I have SO MANY possessions. I inherited a lot from precious relatives and purchased items through the years to fill the large homes we lived in with our many children. I’ve had a rich life. I’m now widowed and need to downsize. This Christmas I want to leave a tangible inheritance with my family while I’m able to see them enjoy it. Is this a good plan? How should I do this?
Christmas is a perfect time to leave an early inheritance and begin downsizing! In fact, it may be the best time of year, especially if you can gather your family at your home.
When my wife, Ann, was a child, she remembers special times at her great-aunt’s large Victorian home filled with many beautiful things. One holiday, her great-aunt let the young great nieces and nephews pick something from her china cabinet. Ann still has the crystal dog she chose that day.
It is easy to accumulate a lot of possessions through the years. I look at my own house and understand your dilemma. I am sentimental, so I’ve held onto things that are very special to me. My wife is the opposite and would rather pass things on to bless others or just get rid of clutter. Combining our attitudes, I believe that letting your family shop your house at Christmas is a way to bless them and free you from having to make difficult decisions. If you do not need the income from selling your possessions then passing them on to family members who could enjoy them is a blessing for all of you.
Create a Process
Type a list of the possessions that you are ready to pass down. Going through beloved items can be an emotional experience and may feel overwhelming. Itemizing your list is a great way to stay organized and force yourself to start somewhere. If you have sentimental attachments to any of the items, treat this exercise like a way to start saying “goodbye”. Once an item is on the list, don’t take it off!
Invite the family to breakfast or coffee at your home during the holiday season. Explain what you have decided to do, your motives and the method of handling it. Pray together, then draw numbers to determine the progression of choosing items.
Allow each person to select what they want in the order of the numbers drawn. Use the list to show them what their options are. Take time with each family member to answer their questions about the items or tell them something about its history, what it has meant to you, and how you acquired it.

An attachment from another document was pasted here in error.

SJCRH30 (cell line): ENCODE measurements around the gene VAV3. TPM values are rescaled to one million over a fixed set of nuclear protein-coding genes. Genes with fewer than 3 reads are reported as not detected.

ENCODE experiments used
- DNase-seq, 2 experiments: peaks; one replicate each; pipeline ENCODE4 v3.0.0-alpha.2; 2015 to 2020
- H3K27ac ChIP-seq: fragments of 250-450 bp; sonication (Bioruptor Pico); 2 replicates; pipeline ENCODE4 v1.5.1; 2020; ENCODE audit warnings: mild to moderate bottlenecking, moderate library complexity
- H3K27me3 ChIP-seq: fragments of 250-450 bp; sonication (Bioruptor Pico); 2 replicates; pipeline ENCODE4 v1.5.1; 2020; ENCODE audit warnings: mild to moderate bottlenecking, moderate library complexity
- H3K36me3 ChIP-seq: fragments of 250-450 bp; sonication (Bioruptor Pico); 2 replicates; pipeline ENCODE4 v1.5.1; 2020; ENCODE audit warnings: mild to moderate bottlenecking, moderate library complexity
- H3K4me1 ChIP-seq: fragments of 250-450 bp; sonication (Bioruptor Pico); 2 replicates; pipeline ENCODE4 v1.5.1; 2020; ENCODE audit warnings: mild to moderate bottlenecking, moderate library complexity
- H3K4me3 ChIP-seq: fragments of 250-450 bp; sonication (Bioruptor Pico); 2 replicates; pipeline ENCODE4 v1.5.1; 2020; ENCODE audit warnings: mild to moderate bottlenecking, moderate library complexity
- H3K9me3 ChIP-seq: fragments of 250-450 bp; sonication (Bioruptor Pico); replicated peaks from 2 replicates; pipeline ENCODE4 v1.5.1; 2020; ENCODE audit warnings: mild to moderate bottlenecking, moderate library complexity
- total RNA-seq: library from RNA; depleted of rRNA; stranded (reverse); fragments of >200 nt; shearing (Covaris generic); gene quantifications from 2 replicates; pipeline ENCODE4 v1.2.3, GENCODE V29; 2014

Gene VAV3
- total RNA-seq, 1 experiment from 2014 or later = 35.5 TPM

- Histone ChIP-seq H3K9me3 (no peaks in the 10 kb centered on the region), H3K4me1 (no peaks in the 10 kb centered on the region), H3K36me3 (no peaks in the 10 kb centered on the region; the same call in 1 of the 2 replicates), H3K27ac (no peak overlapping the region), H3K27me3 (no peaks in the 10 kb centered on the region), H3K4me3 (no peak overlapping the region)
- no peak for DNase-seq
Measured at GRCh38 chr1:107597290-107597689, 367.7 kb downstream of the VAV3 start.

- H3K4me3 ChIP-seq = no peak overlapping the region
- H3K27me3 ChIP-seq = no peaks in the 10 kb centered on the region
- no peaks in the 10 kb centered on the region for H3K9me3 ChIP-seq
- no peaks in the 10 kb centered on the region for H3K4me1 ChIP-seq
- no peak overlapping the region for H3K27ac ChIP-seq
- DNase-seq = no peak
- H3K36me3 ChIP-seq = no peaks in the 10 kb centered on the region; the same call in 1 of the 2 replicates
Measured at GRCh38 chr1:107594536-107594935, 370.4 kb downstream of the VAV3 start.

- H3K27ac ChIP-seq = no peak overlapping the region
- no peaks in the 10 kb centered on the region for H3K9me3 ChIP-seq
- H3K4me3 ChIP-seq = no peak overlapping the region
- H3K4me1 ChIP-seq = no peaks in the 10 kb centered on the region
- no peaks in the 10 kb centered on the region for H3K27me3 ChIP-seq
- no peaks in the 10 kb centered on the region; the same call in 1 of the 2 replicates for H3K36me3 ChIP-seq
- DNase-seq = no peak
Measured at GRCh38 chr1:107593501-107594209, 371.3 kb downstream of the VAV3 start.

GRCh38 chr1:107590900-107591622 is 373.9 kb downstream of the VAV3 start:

Then make sure to arrange for everyone to move things out by a specific day!
Know What Works For You
The process works in families that love and respect one another, but complicated family dynamics (which we all have!) may change how you want to handle the process. What works for our family will not work in every situation.
If having everyone shop your treasures together presents challenges, it may be best to assign the items you want to pass down and have each child come to your home on a separate occasion to make their decision and move the items. If that is not possible, pre-select what you want to pass down and schedule meetings to see if the children are interested in what you have decided to give.
Another way to handle it is to have each child and grandchild tell you which items in your home mean the most to them. Perhaps they’ve already done that. One of our sons expressed his appreciation for a grandmother’s painting and she joyfully gave it to him when he purchased a home.
Advantages of Leaving an Early Inheritance
- Monetary Boost: A financial gift can help loved ones fund an education, pay off debt, buy a house, or start a business.
- Avoid Inheritance Tax: This tax is a percentage of the asset’s value and varies by state. Research the law and limitations governing gifts to family members.
- Avoid Gift Tax: An early inheritance can be subject to a gift tax, according to the IRS. You can avoid taxation by adhering to certain rules.
Consider a Family Bank
Another option that can bring your family joy is to sell your possessions for the best possible price and place the funds in a trust that operates like a family bank. The children and grandchildren can access the funds by adhering to the rules or governance that you establish in advance. For instance, if they borrow from the family bank for a down payment or tuition loan, you can determine how and when it must be paid back. This can allow even a small estate to help your family for many generations to come.
Leave a Legacy Not Just Stuff
An inheritance should be richer than the passing on of money and possessions. In addition to your plans, allow me a few other possible “inheritances” for your consideration. I have made a list of some of the ways you can leave a legacy worth more than any possessions an heir will receive:
- Leave a legacy of righteousness in the way you conduct your life.
- Leave a legacy of love in the way you treat others.
- Leave a legacy of grace in the way you forgive faults.
- Leave a legacy of faithfulness in the way that you love God.
- Leave a legacy of joy in the way you endure hardships.
- Leave a legacy of generosity in the way you freely give.
- Leave a legacy of character in the way you live out Biblical values.
- Leave a legacy of servanthood in the way you humbly care for others.
This Christmas, may His love guide you in your decisions. When you decide on an option, please let me know how it goes. Merry Christmas to you!
Blessed be the God and Father of our Lord Jesus Christ! According to his great mercy, he has caused us to be born again to a living hope through the resurrection of Jesus Christ from the dead, to an inheritance that is imperishable, undefiled, and unfading, kept in heaven for you, who by God’s power are being guarded through faith for a salvation ready to be revealed in the last time. (1 Peter 1:3-5)
Originally published on the Christian Post December 14, 2018.